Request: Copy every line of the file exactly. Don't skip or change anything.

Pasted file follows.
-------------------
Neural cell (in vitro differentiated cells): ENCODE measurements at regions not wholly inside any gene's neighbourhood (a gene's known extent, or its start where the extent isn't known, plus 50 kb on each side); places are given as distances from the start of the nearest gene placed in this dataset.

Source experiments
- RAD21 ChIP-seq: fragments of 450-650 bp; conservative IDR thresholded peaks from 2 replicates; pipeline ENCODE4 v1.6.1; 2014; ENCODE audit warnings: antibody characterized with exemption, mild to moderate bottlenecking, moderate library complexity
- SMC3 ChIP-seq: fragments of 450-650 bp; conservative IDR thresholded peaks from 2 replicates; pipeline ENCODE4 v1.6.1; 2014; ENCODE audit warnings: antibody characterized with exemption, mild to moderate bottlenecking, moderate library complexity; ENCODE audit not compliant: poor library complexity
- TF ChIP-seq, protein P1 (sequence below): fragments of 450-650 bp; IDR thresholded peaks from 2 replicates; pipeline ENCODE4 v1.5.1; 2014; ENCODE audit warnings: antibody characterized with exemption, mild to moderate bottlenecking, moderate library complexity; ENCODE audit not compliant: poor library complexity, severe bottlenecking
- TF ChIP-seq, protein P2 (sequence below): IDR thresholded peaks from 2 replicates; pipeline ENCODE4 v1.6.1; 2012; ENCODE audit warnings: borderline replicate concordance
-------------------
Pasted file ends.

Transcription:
Neural cell (in vitro differentiated cells): ENCODE measurements at regions not wholly inside any gene's neighbourhood (a gene's known extent, or its start where the extent isn't known, plus 50 kb on each side); places are given as distances from the start of the nearest gene placed in this dataset.

Source experiments
- RAD21 ChIP-seq: fragments of 450-650 bp; conservative IDR thresholded peaks from 2 replicates; pipeline ENCODE4 v1.6.1; 2014; ENCODE audit warnings: antibody characterized with exemption, mild to moderate bottlenecking, moderate library complexity
- SMC3 ChIP-seq: fragments of 450-650 bp; conservative IDR thresholded peaks from 2 replicates; pipeline ENCODE4 v1.6.1; 2014; ENCODE audit warnings: antibody characterized with exemption, mild to moderate bottlenecking, moderate library complexity; ENCODE audit not compliant: poor library complexity
- TF ChIP-seq, protein P1 (sequence below): fragments of 450-650 bp; IDR thresholded peaks from 2 replicates; pipeline ENCODE4 v1.5.1; 2014; ENCODE audit warnings: antibody characterized with exemption, mild to moderate bottlenecking, moderate library complexity; ENCODE audit not compliant: poor library complexity, severe bottlenecking
- TF ChIP-seq, protein P2 (sequence below): IDR thresholded peaks from 2 replicates; pipeline ENCODE4 v1.6.1; 2012; ENCODE audit warnings: borderline replicate concordance